This site is an always-in-progress repository for my thoughts and ideas. You'll generally find me writing about sustainability 🍃, urbanism 🏙️, programming 💾, vegan cooking 🍛, and whatever else pops into my mind.

These notes are derived from chapter 26 of Robert Pirsig’s Zen in the Art of Motorcycle Maintenance. I’ve found the ideas of gumption to be very helpful while working on projects- both professional and personal. I’m sharing them here in the hope that others might also find the summary useful, but if you like what you see I’d highly recommend giving the original text a read.

Gumption is a term used to describe enthusiasm for your work. It’s the psychological gasoline that keeps you going.

Progress on a project is impossible without gumption, but when properly nurtured progress is impossible to avoid. The monitoring and preservation of gumption is the most important aspect of work.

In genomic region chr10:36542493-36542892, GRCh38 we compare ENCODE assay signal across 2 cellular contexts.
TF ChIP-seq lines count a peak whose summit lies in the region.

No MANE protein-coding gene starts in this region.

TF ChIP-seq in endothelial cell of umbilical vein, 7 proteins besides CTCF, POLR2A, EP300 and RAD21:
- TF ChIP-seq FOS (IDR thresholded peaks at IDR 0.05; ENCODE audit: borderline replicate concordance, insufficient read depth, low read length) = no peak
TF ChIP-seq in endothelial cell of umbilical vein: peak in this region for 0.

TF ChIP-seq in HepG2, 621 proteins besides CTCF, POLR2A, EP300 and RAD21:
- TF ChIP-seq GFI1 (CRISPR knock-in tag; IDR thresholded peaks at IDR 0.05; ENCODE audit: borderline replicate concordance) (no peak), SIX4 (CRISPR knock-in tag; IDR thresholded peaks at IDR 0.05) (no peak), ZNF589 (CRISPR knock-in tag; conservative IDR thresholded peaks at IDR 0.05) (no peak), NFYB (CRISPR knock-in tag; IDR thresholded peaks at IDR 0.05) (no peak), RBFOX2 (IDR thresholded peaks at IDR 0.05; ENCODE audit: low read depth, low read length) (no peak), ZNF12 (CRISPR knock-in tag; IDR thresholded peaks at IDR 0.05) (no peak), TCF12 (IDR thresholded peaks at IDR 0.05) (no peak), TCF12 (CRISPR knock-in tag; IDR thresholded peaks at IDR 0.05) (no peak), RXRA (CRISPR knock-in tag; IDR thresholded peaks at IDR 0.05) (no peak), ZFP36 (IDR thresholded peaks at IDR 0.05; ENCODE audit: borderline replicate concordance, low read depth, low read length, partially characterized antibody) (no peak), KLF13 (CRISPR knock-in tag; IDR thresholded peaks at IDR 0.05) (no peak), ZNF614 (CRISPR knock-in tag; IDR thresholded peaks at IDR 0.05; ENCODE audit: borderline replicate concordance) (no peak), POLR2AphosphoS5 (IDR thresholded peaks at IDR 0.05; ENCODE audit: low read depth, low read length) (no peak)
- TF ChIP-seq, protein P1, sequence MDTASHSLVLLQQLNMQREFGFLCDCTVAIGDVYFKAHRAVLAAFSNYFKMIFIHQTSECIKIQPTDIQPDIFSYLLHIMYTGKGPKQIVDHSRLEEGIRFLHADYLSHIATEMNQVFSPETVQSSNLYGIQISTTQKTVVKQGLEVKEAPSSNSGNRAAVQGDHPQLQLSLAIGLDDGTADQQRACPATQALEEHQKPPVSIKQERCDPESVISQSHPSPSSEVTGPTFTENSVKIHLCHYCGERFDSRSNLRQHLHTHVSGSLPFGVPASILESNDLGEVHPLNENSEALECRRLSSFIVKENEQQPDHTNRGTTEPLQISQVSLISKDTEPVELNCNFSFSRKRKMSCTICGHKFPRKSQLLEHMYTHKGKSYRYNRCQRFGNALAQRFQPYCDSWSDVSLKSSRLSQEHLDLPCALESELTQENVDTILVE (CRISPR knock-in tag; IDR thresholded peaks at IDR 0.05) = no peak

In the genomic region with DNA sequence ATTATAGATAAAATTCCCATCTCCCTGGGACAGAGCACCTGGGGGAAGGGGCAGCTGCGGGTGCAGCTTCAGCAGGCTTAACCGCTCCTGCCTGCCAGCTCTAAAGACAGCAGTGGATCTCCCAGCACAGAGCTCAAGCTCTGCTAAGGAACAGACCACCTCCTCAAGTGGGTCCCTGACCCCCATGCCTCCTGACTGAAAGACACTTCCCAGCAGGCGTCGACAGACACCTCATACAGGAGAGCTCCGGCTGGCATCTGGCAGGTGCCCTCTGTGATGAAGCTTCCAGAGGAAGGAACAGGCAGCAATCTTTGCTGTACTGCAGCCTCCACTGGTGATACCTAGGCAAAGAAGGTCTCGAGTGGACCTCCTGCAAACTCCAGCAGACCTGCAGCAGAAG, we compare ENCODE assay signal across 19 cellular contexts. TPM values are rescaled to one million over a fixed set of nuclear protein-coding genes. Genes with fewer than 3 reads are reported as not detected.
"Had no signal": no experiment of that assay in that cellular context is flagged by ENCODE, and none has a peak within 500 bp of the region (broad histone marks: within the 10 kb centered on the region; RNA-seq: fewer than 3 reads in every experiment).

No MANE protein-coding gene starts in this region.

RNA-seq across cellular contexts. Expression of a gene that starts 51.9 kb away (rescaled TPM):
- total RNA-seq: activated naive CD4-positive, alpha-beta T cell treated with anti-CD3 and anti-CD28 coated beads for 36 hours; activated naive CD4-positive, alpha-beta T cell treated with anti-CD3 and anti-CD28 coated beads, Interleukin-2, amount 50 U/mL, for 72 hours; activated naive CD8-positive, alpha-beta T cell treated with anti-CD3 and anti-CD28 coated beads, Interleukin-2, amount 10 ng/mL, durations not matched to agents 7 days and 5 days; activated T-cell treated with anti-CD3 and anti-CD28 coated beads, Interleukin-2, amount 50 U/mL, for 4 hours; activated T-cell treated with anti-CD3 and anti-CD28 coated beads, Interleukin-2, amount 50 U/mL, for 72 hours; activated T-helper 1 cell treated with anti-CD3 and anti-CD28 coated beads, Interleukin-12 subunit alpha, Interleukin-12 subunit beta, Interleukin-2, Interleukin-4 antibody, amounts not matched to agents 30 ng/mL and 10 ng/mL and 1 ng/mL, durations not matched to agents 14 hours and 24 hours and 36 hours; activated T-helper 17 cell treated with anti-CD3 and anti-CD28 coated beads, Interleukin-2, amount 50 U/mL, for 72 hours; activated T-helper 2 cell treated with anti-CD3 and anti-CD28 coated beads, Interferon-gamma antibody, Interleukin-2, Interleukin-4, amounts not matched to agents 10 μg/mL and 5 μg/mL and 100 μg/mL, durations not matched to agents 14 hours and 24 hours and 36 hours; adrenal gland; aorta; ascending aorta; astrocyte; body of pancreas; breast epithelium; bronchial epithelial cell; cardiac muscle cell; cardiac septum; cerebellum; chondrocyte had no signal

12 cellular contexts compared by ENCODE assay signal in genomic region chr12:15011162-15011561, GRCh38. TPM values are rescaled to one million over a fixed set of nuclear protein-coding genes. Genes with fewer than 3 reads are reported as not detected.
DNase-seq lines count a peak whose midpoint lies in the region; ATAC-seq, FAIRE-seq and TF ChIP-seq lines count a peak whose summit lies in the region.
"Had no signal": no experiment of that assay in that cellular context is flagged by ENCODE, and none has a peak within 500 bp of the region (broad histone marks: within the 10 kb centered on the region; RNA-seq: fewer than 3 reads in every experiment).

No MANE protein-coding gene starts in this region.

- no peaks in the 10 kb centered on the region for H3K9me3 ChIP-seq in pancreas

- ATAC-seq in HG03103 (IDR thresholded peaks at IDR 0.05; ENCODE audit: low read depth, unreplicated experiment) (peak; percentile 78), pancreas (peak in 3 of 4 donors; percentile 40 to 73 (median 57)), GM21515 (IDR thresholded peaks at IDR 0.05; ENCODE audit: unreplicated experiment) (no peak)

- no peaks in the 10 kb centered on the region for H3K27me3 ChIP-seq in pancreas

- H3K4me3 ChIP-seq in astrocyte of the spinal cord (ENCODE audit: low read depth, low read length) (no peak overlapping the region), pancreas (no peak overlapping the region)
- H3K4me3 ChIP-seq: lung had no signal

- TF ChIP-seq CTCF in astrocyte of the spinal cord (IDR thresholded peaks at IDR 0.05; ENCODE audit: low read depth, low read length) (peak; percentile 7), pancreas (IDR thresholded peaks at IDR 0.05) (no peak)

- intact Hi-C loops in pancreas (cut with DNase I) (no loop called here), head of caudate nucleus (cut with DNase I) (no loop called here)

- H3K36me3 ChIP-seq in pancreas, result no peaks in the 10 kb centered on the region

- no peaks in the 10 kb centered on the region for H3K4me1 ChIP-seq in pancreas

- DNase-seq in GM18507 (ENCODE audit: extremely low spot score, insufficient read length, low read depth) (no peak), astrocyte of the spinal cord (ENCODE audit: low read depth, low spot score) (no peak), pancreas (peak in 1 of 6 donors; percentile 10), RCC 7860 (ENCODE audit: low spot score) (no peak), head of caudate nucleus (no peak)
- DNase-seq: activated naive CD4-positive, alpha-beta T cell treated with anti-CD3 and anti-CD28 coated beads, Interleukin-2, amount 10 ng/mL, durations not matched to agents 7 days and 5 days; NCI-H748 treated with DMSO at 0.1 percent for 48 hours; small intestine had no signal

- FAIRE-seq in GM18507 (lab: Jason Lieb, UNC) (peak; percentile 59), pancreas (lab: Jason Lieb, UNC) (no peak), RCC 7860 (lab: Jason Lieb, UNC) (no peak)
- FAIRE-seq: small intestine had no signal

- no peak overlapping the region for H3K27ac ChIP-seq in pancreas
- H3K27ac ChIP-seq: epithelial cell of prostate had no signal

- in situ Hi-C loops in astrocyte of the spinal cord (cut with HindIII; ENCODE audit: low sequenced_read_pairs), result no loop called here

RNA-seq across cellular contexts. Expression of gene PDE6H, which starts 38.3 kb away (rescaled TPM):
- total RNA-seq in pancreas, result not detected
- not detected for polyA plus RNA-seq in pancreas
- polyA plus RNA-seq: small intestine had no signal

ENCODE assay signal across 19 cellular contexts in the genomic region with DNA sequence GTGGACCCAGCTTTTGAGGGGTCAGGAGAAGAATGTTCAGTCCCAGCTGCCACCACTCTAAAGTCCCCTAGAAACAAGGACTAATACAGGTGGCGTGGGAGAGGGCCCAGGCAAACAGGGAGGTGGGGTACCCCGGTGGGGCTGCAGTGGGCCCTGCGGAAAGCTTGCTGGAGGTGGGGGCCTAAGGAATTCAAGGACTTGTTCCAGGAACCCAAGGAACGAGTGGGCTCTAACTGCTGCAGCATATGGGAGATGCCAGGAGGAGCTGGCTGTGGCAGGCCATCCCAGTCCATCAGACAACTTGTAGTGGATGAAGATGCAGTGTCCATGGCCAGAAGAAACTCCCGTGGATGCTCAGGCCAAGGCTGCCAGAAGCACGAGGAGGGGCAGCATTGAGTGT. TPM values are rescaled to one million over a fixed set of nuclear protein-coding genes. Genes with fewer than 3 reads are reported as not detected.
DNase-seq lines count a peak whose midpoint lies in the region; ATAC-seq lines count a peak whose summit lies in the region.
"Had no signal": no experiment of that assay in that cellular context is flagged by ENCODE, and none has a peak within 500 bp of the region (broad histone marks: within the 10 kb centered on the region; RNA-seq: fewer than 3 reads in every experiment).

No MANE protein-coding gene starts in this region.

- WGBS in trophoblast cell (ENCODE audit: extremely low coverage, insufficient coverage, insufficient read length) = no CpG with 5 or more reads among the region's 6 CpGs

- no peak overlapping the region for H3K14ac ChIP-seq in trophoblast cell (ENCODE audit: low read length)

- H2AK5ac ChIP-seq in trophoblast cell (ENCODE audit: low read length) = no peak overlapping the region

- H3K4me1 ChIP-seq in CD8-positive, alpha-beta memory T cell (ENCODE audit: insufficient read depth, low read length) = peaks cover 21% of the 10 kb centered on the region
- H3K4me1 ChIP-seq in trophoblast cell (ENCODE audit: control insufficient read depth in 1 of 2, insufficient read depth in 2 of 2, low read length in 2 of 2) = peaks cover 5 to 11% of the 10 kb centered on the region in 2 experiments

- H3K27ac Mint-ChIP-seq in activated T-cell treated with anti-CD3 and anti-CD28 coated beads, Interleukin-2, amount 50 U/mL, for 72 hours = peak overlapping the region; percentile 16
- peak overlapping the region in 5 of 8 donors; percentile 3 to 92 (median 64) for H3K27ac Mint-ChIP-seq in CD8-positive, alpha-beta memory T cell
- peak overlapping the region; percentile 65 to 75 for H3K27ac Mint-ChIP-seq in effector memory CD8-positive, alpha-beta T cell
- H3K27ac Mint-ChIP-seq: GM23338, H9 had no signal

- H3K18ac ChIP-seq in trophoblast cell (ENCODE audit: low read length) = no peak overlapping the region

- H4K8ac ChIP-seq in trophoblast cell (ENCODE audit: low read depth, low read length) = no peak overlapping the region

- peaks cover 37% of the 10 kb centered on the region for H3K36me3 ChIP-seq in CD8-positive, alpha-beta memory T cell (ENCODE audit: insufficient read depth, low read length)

Gumption traps

Gumption traps reduce your ability to work. They are classified in two types: setbacks and hang-ups. Setbacks describe external circumstances that can throw you off of your work- think of a manual having a missing step or accidentally stripping a screw while putting together some furniture. Hang-ups are forms of interference that come from within.



A suggestion from the book is to keep a notebook logging every step in your diagnosis/debugging process. This helps you do things more quickly the second time around and helps maintain gumption. I’ve found this technique to be immensely helpful in diagnosing software issues.


Hang-ups, the kinds of problems that come from within, can be sub-divided into a number of traps:


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@vesto i love that word. it’s one of my favorites